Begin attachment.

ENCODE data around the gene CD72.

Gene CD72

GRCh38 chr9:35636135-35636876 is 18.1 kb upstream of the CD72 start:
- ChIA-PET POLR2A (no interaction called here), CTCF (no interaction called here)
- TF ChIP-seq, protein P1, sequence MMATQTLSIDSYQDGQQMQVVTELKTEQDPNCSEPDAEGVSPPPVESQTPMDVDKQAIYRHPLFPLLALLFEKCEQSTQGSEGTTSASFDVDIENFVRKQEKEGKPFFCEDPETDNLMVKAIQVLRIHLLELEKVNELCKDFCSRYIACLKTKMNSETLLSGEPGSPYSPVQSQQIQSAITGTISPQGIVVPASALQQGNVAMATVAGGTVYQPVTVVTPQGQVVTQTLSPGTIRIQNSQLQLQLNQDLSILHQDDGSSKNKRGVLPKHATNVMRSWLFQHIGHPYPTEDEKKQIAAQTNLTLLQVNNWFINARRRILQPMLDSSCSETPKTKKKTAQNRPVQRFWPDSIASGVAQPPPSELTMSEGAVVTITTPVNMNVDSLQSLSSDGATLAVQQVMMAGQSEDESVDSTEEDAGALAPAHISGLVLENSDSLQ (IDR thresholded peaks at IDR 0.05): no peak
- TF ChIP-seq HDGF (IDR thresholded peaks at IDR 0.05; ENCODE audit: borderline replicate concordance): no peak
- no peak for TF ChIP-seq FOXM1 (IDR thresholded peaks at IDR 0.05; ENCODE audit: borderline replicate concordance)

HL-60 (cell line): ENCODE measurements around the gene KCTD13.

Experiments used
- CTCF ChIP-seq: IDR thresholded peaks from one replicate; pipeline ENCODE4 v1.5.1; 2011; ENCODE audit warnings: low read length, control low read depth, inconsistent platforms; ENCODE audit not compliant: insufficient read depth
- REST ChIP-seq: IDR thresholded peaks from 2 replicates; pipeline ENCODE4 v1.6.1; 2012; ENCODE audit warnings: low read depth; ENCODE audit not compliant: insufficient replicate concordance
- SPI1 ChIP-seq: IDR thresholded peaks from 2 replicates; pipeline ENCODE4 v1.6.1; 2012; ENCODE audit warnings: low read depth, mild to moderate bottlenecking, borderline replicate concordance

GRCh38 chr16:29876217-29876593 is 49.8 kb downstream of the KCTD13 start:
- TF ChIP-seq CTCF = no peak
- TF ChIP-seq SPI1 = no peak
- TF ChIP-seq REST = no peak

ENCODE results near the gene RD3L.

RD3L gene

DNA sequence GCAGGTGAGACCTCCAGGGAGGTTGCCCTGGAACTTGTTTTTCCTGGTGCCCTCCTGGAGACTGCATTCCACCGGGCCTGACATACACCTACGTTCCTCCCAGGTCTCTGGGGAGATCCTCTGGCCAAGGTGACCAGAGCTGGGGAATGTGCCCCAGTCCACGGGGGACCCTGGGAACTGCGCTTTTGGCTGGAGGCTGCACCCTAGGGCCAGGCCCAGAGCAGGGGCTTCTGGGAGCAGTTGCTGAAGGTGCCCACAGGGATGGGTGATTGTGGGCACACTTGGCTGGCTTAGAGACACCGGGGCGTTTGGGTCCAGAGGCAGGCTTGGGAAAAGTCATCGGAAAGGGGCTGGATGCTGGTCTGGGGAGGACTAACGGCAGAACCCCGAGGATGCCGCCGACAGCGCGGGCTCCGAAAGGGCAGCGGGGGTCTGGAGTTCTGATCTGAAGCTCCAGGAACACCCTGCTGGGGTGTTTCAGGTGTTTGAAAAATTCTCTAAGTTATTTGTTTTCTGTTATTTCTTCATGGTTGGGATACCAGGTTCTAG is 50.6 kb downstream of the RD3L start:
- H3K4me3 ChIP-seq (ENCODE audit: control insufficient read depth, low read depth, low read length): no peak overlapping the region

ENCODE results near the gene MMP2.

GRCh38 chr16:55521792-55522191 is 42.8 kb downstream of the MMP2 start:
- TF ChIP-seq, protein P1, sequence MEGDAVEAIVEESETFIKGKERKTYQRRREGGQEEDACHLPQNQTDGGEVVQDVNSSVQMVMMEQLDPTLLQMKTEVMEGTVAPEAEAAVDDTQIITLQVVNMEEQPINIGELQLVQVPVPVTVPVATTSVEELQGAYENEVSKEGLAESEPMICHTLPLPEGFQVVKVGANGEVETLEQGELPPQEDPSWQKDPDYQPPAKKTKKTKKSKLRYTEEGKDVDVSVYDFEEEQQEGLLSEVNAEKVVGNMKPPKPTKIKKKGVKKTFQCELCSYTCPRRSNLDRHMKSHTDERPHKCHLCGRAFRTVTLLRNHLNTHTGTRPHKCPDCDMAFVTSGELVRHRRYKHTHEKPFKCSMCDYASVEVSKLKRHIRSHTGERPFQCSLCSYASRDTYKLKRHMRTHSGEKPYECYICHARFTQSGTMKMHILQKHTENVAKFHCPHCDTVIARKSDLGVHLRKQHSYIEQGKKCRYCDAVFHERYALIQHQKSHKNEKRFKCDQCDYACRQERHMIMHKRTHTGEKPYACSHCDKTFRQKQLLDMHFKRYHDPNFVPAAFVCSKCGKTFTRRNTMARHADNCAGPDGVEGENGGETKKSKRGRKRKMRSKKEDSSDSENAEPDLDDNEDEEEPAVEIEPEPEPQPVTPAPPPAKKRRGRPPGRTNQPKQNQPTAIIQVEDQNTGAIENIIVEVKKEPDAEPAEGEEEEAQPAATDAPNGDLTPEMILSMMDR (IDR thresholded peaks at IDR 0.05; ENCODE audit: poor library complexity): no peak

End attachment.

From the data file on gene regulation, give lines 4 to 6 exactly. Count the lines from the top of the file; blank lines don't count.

- ChIA-PET POLR2A (no interaction called here), CTCF (no interaction called here)
- TF ChIP-seq, protein P1, sequence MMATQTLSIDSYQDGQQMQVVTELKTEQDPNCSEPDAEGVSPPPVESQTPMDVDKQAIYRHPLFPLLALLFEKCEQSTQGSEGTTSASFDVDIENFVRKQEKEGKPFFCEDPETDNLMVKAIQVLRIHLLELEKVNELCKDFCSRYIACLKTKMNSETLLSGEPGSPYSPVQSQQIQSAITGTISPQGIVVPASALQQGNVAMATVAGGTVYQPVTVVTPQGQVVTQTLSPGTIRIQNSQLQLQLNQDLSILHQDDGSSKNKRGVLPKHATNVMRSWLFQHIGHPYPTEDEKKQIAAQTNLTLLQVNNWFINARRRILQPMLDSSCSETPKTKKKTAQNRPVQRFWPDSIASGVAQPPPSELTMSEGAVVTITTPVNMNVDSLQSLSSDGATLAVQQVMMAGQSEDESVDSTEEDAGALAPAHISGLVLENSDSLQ (IDR thresholded peaks at IDR 0.05): no peak
- TF ChIP-seq HDGF (IDR thresholded peaks at IDR 0.05; ENCODE audit: borderline replicate concordance): no peak